Ensure you Insure

Not every day is sunny, PII is there for the thunderstorm you hoped to avoid

IPReg have issued a couple of new decisions, both on the theme of compulsory professional indemnity insurance (“PII”). Our Code of Conduct requires that we have PII, that it is “commensurate with the risks at large arising from the extent and size” of our practice, and that it is from one of the named insurers who have signed an agreement with IPReg.

The first two requirements seem reasonable. In respect of the last, there is a small problem in that there are (currently) only two insurers in this category – Allianz Global Corporate & Specialty SE, and PAMIA – a mutual insurer set up by the profession specifically to provide PII to the IP profession. PAMIA appear to have the bulk of the market share.

Both Dr Breen and Mr Brothers appear to have tripped up. Based on the IPReg decision in each case, it seems that they accidentally let their PII lapse and were then unable to renew via PAMIA – it is not clear why they were unable but the presumption would be that PAMIA were unwilling to renew. Perhaps PAMIA were concerned that a patent attorney who could not manage to comply with the renewal deadline for their PII might be prone to missing other deadlines too. I am speculating, there, though; the decision does not shed any light. All we know is that they asked to renew via PAMIA, were refused, tried to secure PII via a different insurer, and were (eventually) unsuccessful. Dr Breen managed to secure PII via China Re for a time, but they dropped off the approved list after declining to sign a further agreement with IPReg.

That creates a quandary. Without PII from a participating insurer, we are not permitted to practice. To his credit, Dr Breen therefore stopped holding himself out as a UK patent attorney, trading as a European patent attorney instead (the epi does not have a corresponding PII rule). However, what does one do if one cannot secure PII from anyone on the list?

The answer seems to be clear; if neither of the insurers on the list are willing to insure you, you cannot practice. You need to find an alternative line of business. Suggestions please, for an alternative use for the skills of a patent attorney…?

Both Dr Breen and Mr Brothers were critical of IPReg, taking the view that the list should be longer and that IPReg should help us find suitable insurers. I have a degree of sympathy for this; if we are to be limited to a specific list of providers, then that list needs to be long enough to provide real and effective competition between them. Two is a little short. Indeed, the decision notes that Mr Brothers has referred the matter to the Competition & Markets Authority; it will be interesting to see if anything results from that.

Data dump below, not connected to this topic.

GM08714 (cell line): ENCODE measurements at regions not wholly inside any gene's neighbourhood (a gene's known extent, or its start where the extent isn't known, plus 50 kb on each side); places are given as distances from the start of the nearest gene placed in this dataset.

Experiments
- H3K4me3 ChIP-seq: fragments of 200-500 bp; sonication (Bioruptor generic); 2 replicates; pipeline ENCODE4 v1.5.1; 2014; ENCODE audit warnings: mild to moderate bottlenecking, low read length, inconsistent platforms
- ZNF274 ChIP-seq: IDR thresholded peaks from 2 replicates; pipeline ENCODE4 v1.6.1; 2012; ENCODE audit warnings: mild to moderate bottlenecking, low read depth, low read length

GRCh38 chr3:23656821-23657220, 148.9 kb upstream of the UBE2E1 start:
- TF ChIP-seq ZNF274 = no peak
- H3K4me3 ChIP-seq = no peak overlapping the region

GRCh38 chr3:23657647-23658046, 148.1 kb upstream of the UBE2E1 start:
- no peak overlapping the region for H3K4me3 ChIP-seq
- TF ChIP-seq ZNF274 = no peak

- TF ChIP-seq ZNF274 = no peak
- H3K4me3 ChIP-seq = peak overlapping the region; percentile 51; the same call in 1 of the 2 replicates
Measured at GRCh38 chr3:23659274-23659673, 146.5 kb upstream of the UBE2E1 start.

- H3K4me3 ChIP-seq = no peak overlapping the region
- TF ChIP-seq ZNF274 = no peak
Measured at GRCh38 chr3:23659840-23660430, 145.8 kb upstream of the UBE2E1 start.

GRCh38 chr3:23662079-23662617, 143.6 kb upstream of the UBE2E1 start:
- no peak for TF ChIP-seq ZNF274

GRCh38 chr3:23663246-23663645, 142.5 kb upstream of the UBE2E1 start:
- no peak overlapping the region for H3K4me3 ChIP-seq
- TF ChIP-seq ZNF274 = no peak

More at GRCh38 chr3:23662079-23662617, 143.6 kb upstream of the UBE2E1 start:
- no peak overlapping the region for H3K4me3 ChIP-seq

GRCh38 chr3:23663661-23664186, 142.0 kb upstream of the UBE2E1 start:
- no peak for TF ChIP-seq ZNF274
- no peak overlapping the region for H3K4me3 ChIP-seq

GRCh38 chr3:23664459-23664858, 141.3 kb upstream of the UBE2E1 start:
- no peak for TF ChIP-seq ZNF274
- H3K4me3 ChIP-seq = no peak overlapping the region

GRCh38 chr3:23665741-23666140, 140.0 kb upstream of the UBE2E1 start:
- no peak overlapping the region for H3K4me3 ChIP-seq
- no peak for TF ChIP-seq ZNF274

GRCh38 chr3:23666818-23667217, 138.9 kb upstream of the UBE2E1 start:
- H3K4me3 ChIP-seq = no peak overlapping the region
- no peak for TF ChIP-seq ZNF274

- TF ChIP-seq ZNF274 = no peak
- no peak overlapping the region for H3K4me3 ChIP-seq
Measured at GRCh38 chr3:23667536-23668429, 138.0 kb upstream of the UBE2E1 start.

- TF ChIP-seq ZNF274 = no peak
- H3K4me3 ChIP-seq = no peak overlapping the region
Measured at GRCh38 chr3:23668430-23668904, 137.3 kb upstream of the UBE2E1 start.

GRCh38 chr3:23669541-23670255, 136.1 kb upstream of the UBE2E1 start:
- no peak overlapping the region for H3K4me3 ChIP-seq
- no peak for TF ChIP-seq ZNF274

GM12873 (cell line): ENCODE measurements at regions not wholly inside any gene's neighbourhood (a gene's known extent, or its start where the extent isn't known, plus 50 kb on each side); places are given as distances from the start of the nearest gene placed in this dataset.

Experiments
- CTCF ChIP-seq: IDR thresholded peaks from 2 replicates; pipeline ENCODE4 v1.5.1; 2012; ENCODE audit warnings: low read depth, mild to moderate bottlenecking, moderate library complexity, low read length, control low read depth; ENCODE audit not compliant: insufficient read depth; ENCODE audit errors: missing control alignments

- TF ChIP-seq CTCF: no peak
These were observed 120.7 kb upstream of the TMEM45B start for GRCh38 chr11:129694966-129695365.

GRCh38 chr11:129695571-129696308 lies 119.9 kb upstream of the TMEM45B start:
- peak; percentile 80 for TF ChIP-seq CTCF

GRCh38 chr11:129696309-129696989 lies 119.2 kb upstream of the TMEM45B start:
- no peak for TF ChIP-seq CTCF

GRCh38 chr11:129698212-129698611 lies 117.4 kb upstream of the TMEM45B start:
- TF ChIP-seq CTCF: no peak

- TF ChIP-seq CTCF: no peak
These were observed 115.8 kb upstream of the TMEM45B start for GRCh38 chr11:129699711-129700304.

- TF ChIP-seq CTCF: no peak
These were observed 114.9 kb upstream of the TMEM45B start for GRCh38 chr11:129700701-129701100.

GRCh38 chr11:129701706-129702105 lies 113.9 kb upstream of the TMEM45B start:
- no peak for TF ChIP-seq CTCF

On the other hand, PII is pretty essential to what we do. The downside risk if we fail can be out of all proportion to the value of the work we do; I recently did a back-of-the-envelope guesstimate of the Patent Box claim that was resting on a UK application that I am prosecuting, and it is roughly four or five times my entire net worth. I’m obviously never going to be in a position to compensate the client out of my own funds if I err on that case. Which leads to two obvious lessons; take care not to err, and have PII.

In the end, the argument in both cases was that IPReg’s rule on PII seemed too restrictive. That might have been more convincing if either party had shown that they had in fact secured PII cover which was adequate to meet the needs of their clients, albeit from an unlisted provider. Then, it would be arguable that the basic requirement (to ensure that clients can safely place their work with you) was met and there would be a good argument to be had as to whether IPReg’s rule that a PII provider must be on their list was a reasonable one. As it stands, it appears from the two decisions that neither attorney had any PII in place at all, which does rather take the wind out the sails of that discussion.

So, based on these decisions, there’s no clear message (apart from PII being essential, obviously). Both decisions were absolutely right; we need to have PII and neither attorney had it, therefore they were in breach of the Code. IPReg’s rule seems to have the potential to create difficulties, but neither case really turned on the problematic point. I’m left wondering what exactly IPReg’s agreement with a PII provider requires, and why only two insurers are willing to sign it, but my knowledge of the insurance market is woefully inadequate to comment sagely on that subject.

(Photo by Craig Whitehead on Unsplash, thank you Craig)

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